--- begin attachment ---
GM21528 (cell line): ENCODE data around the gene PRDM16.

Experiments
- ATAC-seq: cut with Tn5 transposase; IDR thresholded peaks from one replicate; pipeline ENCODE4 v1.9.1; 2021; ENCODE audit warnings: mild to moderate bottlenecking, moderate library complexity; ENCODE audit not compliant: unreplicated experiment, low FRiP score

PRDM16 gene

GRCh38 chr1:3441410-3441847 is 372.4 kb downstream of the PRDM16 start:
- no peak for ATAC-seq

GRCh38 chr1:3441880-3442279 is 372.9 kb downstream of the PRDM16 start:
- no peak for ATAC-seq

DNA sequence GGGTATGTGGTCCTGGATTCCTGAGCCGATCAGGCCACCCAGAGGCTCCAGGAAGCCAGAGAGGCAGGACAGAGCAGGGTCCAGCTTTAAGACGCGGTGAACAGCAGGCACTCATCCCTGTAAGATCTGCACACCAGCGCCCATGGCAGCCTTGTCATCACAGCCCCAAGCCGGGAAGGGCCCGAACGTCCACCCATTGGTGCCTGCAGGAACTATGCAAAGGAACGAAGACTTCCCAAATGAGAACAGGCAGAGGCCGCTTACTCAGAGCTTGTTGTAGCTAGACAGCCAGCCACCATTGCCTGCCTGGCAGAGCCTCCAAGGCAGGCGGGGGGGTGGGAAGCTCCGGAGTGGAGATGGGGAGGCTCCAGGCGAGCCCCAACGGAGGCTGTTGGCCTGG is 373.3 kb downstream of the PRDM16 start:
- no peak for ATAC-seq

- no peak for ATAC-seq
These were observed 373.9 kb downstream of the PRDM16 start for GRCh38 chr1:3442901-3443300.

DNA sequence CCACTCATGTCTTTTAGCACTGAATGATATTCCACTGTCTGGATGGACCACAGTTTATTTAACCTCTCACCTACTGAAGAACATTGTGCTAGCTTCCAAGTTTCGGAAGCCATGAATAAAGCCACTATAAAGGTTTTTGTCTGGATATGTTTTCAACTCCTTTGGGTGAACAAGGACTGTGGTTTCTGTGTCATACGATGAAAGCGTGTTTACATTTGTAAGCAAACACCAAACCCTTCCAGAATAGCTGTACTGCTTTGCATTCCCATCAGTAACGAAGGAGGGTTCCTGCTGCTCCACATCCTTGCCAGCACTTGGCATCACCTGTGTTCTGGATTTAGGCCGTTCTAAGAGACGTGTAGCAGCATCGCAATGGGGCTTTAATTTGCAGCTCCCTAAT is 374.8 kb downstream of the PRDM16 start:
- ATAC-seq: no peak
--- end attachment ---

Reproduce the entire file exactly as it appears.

GM21528 (cell line): ENCODE data around the gene PRDM16.

Experiments
- ATAC-seq: cut with Tn5 transposase; IDR thresholded peaks from one replicate; pipeline ENCODE4 v1.9.1; 2021; ENCODE audit warnings: mild to moderate bottlenecking, moderate library complexity; ENCODE audit not compliant: unreplicated experiment, low FRiP score

PRDM16 gene

GRCh38 chr1:3441410-3441847 is 372.4 kb downstream of the PRDM16 start:
- no peak for ATAC-seq

GRCh38 chr1:3441880-3442279 is 372.9 kb downstream of the PRDM16 start:
- no peak for ATAC-seq

DNA sequence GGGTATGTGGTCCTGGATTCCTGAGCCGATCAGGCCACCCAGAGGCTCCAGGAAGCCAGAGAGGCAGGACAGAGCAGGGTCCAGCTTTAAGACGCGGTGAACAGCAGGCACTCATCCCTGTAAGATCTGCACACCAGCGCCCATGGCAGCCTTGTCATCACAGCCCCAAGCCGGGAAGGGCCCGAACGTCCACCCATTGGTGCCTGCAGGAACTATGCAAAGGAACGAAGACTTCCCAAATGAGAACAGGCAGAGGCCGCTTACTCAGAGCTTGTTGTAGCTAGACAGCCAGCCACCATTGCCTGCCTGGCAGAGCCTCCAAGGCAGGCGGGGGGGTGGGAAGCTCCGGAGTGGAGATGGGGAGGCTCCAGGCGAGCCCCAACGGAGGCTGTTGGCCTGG is 373.3 kb downstream of the PRDM16 start:
- no peak for ATAC-seq

- no peak for ATAC-seq
These were observed 373.9 kb downstream of the PRDM16 start for GRCh38 chr1:3442901-3443300.

DNA sequence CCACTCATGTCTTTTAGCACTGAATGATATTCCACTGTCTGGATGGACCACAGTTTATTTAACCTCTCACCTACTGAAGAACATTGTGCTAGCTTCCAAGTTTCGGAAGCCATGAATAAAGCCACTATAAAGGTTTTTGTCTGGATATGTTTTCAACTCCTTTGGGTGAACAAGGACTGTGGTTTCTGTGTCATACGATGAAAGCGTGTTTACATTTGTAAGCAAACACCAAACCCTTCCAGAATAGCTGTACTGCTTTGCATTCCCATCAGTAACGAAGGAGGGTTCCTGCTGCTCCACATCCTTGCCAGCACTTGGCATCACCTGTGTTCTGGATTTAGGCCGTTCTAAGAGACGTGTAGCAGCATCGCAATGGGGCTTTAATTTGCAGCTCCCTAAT is 374.8 kb downstream of the PRDM16 start:
- ATAC-seq: no peak